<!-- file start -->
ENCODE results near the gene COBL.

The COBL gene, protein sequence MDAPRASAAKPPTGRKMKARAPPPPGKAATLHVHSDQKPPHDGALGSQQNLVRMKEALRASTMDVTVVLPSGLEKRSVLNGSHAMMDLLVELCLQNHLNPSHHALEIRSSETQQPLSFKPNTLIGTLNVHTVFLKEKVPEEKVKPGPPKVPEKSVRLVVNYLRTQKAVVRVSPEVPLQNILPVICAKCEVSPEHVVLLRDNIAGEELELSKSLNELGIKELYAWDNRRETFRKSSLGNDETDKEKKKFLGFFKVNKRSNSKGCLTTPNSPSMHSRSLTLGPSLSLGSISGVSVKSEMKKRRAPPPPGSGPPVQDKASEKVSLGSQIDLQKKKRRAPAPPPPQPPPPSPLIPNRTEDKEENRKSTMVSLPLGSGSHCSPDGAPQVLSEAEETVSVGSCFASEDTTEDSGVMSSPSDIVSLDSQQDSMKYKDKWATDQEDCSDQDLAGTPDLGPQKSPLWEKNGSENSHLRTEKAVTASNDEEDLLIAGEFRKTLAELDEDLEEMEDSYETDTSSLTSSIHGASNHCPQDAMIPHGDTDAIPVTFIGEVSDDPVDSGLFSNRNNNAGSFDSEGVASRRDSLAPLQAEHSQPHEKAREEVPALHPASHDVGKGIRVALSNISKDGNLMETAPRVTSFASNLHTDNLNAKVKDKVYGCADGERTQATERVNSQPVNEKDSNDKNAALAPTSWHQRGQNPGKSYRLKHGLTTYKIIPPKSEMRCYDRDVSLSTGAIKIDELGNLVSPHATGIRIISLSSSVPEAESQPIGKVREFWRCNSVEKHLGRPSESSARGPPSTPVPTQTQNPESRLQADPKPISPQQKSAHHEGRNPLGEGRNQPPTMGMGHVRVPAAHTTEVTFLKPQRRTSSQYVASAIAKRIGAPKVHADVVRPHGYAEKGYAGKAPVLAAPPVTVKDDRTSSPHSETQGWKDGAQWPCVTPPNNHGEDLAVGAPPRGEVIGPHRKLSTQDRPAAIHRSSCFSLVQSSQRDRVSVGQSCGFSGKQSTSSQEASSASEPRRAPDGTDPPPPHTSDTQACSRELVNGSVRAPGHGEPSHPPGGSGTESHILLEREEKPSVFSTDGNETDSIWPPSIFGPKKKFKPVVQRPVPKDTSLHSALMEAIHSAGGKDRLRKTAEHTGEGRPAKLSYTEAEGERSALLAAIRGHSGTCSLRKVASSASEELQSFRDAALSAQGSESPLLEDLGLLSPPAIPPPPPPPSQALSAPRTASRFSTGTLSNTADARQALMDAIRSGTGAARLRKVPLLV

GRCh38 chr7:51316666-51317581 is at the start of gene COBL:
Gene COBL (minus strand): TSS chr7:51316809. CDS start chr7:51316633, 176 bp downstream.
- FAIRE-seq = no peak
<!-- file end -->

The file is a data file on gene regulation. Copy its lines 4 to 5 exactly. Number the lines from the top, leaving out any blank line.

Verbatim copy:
Gene COBL (minus strand): TSS chr7:51316809. CDS start chr7:51316633, 176 bp downstream.
- FAIRE-seq = no peak